Dog swimming in pool

We have seen some exceptionally hot weather this year so it is important that we look after our dogs to minimise the risk of heatstroke.

If dogs get too hot and are unable to reduce their body temperature by panting they can easily get heatstroke. Which can be fatal. Some dogs are more prone including very young or old dogs, dogs with thick coats or dogs with short, flat faces such as Pugs and Boxers.

The five signs to look out for are:

Is the dog panting heavily?

Is the dog drooling excessively?

Does the dog appear lethargic, drowsy or uncoordinated?

Is the dog vomiting?

Has the dog collapsed?

If your dog is showing these symptoms you need to reduce their body temperature. If they have collapsed you need to call a vet immediately.

In milder cases follow these steps:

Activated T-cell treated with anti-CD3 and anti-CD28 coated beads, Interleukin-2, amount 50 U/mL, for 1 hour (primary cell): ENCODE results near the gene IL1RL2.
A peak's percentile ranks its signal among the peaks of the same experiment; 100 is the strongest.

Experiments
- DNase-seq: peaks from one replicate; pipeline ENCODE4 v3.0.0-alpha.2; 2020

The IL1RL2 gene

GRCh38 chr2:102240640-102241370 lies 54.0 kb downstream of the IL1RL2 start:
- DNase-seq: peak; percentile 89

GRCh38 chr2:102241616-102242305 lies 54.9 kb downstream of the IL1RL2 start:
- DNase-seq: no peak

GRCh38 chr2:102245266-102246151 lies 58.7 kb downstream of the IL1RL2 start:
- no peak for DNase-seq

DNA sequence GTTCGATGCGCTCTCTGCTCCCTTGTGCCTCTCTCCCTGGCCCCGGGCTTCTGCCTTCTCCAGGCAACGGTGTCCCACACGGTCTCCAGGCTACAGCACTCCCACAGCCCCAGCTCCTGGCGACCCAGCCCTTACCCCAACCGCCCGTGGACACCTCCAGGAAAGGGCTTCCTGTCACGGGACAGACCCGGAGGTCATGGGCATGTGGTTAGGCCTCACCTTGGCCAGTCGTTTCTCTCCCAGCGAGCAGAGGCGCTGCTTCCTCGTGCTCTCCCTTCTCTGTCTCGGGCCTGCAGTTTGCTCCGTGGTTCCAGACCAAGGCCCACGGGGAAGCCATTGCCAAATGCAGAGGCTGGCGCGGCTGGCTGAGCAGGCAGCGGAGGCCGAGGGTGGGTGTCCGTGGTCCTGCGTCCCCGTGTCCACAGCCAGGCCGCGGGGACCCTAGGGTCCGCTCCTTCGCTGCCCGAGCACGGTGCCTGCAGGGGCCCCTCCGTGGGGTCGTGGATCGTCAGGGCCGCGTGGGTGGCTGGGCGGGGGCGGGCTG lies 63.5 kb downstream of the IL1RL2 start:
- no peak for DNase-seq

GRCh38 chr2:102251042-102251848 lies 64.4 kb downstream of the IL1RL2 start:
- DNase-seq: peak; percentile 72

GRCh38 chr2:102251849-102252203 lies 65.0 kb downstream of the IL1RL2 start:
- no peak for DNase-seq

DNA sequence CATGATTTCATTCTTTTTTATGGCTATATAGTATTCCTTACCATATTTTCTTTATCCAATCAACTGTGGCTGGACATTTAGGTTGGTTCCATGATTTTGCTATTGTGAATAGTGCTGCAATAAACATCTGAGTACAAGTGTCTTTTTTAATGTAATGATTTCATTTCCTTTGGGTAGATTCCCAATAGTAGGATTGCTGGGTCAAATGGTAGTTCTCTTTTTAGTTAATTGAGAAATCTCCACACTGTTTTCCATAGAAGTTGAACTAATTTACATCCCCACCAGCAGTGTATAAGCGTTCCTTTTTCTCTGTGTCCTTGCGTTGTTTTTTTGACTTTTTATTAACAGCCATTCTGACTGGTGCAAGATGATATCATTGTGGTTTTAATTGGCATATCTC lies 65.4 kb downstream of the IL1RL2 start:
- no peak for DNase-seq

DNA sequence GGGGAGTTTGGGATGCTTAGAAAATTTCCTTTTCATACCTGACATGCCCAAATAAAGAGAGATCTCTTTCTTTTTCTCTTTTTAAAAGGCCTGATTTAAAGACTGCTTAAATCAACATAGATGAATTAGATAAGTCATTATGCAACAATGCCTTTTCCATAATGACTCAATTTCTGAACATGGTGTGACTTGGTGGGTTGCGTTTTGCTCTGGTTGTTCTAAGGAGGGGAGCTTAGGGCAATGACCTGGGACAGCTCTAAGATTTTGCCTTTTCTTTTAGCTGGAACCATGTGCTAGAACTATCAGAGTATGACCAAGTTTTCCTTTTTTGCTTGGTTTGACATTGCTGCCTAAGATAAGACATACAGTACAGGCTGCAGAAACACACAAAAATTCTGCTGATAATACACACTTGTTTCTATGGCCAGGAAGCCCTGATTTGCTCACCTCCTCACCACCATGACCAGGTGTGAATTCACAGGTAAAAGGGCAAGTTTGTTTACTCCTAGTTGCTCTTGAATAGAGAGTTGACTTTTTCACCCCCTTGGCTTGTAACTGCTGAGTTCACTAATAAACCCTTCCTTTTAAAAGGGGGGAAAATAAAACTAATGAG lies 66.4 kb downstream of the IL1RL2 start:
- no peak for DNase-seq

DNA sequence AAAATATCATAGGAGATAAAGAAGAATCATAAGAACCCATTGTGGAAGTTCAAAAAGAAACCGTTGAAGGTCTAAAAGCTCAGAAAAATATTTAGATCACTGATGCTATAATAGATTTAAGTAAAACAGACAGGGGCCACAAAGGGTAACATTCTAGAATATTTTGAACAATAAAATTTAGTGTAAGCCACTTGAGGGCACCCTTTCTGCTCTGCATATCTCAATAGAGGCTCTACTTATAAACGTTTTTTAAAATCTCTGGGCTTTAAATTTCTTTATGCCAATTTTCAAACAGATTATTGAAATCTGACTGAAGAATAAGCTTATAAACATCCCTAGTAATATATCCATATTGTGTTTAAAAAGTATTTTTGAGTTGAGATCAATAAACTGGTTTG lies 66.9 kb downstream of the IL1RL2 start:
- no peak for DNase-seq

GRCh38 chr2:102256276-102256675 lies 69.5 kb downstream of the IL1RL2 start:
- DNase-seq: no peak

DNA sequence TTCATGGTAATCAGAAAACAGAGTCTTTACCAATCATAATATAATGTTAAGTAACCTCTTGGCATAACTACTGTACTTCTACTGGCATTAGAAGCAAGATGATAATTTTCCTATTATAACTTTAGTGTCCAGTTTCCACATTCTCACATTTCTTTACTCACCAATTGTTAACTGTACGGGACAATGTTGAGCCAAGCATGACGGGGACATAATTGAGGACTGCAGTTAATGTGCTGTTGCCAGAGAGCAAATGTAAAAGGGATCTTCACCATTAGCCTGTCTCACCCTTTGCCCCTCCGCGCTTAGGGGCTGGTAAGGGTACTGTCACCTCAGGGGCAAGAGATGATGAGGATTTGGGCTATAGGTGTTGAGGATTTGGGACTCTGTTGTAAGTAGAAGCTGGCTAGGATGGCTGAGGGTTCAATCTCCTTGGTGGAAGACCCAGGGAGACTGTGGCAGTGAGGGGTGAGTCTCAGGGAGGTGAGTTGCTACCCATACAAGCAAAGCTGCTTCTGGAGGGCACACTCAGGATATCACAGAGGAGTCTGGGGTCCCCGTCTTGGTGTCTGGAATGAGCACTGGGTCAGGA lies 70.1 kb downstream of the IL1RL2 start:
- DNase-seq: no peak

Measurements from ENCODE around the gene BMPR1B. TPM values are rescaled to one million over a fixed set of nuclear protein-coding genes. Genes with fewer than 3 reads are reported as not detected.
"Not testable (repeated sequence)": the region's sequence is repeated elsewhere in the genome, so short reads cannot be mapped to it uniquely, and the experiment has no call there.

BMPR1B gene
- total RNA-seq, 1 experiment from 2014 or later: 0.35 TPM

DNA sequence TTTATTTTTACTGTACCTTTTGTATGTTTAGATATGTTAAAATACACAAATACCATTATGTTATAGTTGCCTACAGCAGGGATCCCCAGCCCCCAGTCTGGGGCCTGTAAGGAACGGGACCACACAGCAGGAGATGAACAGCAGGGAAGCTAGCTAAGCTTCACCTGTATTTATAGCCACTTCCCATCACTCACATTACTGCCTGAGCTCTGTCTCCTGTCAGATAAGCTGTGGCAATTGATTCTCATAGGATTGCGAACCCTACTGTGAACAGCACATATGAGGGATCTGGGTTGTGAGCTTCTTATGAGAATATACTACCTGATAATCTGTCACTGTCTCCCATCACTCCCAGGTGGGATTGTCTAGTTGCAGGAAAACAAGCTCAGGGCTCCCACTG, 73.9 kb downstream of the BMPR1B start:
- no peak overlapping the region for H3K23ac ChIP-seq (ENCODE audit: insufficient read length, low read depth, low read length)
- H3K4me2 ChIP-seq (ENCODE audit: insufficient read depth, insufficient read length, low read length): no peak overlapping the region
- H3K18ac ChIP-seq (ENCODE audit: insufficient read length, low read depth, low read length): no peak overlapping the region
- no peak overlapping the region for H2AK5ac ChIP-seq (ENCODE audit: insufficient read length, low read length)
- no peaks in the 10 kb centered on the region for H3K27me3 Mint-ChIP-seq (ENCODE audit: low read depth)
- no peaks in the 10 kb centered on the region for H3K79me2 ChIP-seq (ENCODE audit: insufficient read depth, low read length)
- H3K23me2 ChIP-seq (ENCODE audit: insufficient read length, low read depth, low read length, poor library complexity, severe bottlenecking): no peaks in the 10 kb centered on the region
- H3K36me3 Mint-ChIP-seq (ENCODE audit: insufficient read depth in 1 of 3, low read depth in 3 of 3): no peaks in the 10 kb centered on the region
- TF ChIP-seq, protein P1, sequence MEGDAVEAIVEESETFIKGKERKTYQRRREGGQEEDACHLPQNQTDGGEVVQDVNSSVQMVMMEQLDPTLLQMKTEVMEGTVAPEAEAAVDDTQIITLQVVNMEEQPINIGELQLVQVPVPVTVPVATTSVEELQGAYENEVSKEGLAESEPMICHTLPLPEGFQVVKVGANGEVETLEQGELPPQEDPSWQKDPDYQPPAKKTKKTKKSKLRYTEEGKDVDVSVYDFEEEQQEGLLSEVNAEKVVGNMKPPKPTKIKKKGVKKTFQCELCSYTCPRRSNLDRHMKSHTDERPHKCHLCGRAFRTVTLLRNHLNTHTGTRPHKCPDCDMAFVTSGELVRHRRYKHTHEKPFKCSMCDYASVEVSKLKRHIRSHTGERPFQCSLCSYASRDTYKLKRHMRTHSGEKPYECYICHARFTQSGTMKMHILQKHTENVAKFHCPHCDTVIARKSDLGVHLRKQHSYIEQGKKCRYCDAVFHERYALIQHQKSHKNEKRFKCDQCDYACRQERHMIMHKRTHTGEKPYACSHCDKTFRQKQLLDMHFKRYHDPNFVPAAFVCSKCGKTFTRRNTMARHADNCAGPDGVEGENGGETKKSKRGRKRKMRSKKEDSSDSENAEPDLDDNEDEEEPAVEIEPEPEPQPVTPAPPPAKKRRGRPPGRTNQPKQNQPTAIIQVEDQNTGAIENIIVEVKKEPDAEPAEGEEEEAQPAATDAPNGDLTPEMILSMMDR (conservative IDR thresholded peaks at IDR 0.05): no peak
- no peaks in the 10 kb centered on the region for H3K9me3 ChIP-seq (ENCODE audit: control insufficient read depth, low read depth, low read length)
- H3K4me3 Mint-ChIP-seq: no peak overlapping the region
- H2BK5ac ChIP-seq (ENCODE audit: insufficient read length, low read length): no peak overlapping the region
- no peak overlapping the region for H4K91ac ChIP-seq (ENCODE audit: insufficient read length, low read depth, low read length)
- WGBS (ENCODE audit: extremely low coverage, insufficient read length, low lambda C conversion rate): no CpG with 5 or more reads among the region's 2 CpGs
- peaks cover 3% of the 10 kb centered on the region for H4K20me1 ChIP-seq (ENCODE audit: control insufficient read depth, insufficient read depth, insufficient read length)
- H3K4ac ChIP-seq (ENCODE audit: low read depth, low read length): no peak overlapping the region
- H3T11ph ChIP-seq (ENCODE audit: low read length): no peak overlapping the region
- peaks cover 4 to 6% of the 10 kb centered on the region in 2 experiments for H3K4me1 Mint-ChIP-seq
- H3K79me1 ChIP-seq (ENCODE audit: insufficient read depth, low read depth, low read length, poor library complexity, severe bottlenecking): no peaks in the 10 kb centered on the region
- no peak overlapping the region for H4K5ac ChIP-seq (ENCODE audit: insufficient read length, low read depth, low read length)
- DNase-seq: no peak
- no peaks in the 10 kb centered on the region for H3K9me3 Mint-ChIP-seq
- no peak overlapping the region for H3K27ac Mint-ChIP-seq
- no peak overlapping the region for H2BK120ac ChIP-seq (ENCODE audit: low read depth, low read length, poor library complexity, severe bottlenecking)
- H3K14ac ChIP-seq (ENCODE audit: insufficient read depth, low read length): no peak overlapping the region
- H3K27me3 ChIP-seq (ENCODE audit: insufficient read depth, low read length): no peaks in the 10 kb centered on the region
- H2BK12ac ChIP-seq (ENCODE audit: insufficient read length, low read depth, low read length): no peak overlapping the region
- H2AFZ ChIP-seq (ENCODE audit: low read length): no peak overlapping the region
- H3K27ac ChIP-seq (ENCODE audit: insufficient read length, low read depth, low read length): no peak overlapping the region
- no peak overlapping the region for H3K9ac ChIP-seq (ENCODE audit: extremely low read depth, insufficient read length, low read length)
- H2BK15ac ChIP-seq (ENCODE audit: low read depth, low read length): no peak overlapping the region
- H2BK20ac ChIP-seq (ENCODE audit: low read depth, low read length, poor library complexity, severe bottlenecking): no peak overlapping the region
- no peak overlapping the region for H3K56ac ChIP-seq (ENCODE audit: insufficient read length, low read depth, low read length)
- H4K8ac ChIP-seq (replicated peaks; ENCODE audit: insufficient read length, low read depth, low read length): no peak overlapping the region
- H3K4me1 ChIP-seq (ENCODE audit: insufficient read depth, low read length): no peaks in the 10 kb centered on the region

1. Move the dog to a cool, shaded area.
  2. Pour small amounts of room temperature water onto the dog’s body. Cold water may cause them to go into shock. You can also use wet towels – but soak them regularly and remove them periodically as covering them with towels could actually cause them to heat up. Don’t cool them down too much that they start to shiver.
  3. Allow the dog to drink small regular amounts of room temperature water.

On hot days walk your dog in the early morning or in the evening when temperatures are lower. Ensure that the tarmac is not too hot for your dog’s paws. Place your hand on the tarmac for seven seconds – if it is too hot for your hand it is too hot for your dog’s paws.

Always make sure your dog has access to shade and fresh water throughout the day. Remember the sun moves so an area that is shady in the morning could be in full sun in the afternoon.

There are a number of pet-friendly sun creams available. Use these on exposed skin such as the tips of their ears and their nose to avoid them getting sunburnt.